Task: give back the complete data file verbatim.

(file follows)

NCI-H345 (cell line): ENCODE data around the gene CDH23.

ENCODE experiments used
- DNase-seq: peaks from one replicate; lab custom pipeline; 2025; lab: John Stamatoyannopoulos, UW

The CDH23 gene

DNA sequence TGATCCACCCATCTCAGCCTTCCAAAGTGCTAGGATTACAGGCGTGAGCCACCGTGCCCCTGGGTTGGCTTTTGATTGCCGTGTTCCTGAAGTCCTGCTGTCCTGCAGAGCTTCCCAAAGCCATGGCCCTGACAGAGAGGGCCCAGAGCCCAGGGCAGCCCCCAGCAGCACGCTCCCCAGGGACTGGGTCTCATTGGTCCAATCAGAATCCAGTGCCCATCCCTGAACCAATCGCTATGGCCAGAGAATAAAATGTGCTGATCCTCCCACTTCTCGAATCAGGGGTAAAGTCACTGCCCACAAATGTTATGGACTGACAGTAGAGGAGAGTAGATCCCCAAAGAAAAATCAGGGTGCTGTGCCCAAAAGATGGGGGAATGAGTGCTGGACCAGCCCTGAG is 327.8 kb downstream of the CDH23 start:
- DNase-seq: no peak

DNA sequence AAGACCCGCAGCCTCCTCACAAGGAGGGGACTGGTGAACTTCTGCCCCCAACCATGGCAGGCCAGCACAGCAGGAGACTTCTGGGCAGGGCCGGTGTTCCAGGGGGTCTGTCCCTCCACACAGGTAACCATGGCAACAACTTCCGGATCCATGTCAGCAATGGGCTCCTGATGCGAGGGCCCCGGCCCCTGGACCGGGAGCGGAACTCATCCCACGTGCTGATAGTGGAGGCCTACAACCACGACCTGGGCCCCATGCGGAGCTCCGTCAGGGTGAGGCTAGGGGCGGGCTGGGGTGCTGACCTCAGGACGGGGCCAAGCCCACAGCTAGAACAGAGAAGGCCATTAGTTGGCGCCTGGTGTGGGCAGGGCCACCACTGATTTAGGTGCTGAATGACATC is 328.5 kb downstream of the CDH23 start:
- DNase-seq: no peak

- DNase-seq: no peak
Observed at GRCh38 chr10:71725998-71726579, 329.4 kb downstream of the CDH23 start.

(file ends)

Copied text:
NCI-H345 (cell line): ENCODE data around the gene CDH23.

ENCODE experiments used
- DNase-seq: peaks from one replicate; lab custom pipeline; 2025; lab: John Stamatoyannopoulos, UW

The CDH23 gene

DNA sequence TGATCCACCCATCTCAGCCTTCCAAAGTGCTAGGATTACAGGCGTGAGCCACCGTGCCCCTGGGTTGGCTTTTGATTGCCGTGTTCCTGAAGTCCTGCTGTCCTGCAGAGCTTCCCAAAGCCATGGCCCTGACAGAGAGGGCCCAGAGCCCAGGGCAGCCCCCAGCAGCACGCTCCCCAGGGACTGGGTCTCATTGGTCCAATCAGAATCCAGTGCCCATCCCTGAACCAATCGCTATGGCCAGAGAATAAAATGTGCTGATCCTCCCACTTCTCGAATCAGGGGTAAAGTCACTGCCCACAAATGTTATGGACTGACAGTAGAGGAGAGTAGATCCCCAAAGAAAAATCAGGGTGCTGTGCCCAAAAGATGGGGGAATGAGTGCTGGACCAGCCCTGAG is 327.8 kb downstream of the CDH23 start:
- DNase-seq: no peak

DNA sequence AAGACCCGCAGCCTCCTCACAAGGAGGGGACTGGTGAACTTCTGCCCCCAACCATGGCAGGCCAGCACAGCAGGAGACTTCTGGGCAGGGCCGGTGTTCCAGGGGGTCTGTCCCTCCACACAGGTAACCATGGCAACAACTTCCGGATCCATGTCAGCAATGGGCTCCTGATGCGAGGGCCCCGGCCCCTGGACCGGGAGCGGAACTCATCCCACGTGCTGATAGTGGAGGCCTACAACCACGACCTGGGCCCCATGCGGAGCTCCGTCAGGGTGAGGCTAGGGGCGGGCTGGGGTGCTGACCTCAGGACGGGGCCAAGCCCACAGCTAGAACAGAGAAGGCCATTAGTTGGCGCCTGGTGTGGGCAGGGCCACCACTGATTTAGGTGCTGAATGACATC is 328.5 kb downstream of the CDH23 start:
- DNase-seq: no peak

- DNase-seq: no peak
Observed at GRCh38 chr10:71725998-71726579, 329.4 kb downstream of the CDH23 start.